Wednesday 30 January 2019

ARE YOU DEAD WHEN YOUR         HEART STOPS?

A person’s hearing is thought to be the last sense to go in the dying process, so never assume the person is unable to hear you. Talk as if they can hear you, even if they appear to be unconscious.

Persons who were decapitated have been seen immediately after their heads were cut off to actually move their lips as if trying to speak. Imagine the lips saying, “Read my lips you asshole.”

Young children who have drowned in freezing water have regain full consciousness soon after they were rescued.

Bone, tendon, and skin can survive as long as 8 to 12 hours. The brain, however, appears to accumulate ischemic injury faster than any other organ. Without special treatment after circulation is restarted, full recovery of the brain after more than 3 minutes of clinical death at normal body temperature is rare.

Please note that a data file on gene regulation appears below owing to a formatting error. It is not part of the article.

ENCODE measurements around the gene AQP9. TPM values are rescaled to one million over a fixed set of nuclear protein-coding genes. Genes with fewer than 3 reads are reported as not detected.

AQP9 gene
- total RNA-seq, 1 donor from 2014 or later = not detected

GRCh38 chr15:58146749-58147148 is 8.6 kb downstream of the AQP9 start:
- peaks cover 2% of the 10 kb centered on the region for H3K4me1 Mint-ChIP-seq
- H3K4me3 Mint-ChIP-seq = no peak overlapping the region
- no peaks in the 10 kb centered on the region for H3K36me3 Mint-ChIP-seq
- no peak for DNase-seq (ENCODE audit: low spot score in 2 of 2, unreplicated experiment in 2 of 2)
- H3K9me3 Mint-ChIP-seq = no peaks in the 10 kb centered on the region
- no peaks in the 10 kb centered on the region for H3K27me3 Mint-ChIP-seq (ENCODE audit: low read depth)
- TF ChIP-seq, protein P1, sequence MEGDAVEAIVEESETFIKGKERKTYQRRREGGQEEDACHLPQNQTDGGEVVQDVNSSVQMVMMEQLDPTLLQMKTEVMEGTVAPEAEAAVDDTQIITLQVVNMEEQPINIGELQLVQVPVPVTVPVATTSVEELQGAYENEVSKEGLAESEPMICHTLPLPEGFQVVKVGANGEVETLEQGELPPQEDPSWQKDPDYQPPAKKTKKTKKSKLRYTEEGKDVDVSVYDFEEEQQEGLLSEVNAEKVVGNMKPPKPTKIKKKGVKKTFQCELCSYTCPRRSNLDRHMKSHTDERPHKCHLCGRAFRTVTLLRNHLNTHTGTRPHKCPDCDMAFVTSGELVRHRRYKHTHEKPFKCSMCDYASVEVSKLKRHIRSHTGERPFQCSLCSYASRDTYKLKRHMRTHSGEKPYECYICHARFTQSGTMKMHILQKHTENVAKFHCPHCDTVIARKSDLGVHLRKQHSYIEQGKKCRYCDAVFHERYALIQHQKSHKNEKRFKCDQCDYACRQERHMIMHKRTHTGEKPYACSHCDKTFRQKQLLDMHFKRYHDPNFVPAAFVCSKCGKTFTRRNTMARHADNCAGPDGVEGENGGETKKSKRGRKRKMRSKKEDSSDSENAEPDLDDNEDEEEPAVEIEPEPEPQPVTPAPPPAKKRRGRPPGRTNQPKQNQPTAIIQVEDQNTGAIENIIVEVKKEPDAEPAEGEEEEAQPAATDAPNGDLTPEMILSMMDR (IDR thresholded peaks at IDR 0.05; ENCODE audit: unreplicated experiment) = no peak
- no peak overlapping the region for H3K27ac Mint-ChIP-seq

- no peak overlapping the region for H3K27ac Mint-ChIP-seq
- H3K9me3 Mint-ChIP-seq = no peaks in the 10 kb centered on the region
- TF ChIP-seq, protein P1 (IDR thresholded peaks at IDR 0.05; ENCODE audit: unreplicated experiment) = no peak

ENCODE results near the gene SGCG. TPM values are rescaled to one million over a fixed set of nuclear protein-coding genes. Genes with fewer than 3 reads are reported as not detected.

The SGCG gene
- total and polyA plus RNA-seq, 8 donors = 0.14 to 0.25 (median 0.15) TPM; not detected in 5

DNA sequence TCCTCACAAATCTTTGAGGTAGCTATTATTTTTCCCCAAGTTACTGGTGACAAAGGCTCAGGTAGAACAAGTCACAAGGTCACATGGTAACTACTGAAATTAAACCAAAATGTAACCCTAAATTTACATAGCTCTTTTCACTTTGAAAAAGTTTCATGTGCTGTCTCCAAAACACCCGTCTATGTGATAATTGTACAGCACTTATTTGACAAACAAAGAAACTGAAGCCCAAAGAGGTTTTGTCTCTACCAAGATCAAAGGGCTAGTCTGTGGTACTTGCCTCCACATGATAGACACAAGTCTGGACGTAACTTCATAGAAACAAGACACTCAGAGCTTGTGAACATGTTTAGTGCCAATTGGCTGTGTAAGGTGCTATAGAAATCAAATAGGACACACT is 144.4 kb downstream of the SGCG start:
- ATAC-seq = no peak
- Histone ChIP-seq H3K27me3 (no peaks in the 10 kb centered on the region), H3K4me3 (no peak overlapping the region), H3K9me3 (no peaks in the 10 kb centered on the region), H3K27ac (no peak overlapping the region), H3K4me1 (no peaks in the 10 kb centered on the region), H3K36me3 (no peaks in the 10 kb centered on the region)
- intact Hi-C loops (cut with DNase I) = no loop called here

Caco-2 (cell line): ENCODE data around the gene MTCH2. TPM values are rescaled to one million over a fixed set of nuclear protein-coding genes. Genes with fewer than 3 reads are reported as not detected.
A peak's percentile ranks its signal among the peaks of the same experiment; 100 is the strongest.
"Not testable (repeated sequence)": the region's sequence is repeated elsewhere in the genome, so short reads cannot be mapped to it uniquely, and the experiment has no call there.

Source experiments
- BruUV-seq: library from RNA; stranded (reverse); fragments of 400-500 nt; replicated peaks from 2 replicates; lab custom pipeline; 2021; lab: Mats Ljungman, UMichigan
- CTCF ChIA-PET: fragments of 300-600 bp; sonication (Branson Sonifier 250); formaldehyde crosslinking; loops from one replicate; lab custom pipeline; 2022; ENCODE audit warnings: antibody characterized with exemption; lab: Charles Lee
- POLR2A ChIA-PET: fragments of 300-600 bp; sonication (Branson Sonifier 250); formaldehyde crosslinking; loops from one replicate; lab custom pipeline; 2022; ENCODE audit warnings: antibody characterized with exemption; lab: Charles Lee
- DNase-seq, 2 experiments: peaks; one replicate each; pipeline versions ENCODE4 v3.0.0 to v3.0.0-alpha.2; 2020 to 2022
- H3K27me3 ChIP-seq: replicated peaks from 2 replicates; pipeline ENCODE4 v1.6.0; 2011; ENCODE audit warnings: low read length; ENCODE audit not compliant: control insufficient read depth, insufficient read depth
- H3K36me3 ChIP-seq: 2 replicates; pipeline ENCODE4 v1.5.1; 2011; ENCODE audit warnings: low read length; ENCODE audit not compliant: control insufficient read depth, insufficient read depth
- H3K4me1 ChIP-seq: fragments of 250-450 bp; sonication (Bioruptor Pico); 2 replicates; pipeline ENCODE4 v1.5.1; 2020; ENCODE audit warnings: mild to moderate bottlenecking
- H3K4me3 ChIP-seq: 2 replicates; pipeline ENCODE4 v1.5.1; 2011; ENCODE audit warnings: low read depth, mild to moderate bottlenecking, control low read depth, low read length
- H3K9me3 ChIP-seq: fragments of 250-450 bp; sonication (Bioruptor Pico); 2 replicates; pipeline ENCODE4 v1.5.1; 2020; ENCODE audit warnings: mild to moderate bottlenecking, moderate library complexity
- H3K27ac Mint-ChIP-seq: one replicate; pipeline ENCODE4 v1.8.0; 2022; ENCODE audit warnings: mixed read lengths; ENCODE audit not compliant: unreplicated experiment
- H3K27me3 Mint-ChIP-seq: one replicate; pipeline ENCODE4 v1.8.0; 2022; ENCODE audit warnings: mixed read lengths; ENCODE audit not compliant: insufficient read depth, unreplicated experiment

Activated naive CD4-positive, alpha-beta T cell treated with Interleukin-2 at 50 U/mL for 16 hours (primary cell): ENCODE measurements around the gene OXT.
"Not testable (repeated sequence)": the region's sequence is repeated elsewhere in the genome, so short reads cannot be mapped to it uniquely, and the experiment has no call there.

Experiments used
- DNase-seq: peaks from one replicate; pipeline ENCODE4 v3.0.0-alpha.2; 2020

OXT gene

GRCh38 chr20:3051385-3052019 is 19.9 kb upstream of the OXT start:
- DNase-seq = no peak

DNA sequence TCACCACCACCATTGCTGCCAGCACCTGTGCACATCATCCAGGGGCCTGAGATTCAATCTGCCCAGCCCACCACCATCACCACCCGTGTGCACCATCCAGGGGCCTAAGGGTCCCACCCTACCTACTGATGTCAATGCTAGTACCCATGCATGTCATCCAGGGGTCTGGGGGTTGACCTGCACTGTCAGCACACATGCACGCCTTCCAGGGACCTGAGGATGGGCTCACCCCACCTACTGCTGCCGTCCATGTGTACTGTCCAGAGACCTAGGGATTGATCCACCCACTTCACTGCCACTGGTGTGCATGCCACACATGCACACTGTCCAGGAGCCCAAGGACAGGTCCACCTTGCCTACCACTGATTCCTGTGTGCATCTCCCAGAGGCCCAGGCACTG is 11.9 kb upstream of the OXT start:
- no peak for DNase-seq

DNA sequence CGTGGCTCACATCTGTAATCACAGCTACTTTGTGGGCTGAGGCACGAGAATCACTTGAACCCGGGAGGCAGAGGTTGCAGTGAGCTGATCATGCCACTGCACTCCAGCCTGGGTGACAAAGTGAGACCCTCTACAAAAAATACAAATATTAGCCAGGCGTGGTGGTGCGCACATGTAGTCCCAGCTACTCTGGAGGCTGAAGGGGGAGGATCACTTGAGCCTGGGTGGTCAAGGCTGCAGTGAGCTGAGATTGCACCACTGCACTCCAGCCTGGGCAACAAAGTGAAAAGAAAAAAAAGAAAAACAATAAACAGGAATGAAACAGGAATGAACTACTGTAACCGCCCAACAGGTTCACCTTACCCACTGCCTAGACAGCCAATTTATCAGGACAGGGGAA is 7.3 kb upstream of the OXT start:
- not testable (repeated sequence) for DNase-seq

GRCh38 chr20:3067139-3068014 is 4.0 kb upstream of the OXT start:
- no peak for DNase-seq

According to new research, people can be aware that they are physically dead after their heart has stopped beating. This suggests that the brain and consciousness seems to work even after the body has stopped working. Dr Sam Parnia, director of critical care and resuscitation research at NYU Langone School of Medicine in New York City, and his team looked at people who had cardiac arrest and then were successfully resuscitated back to life.


The team looked at near-death-experiences of 2060 patients included in the study. Of these, 330 individuals had survived a resuscitation effort. Among these 140 patients could complete a questionnaire that shed light on what happens when the heart has stopped functioning and the brain still works. Much of these reports of near death experiences of seeing flashes of light and tunnels of light etc. were mostly anecdotal in nature. This is the first and largest study that shows exactly what happens during this critical time despite a large proportion of patients who are being successfully revived due to advances in medicine.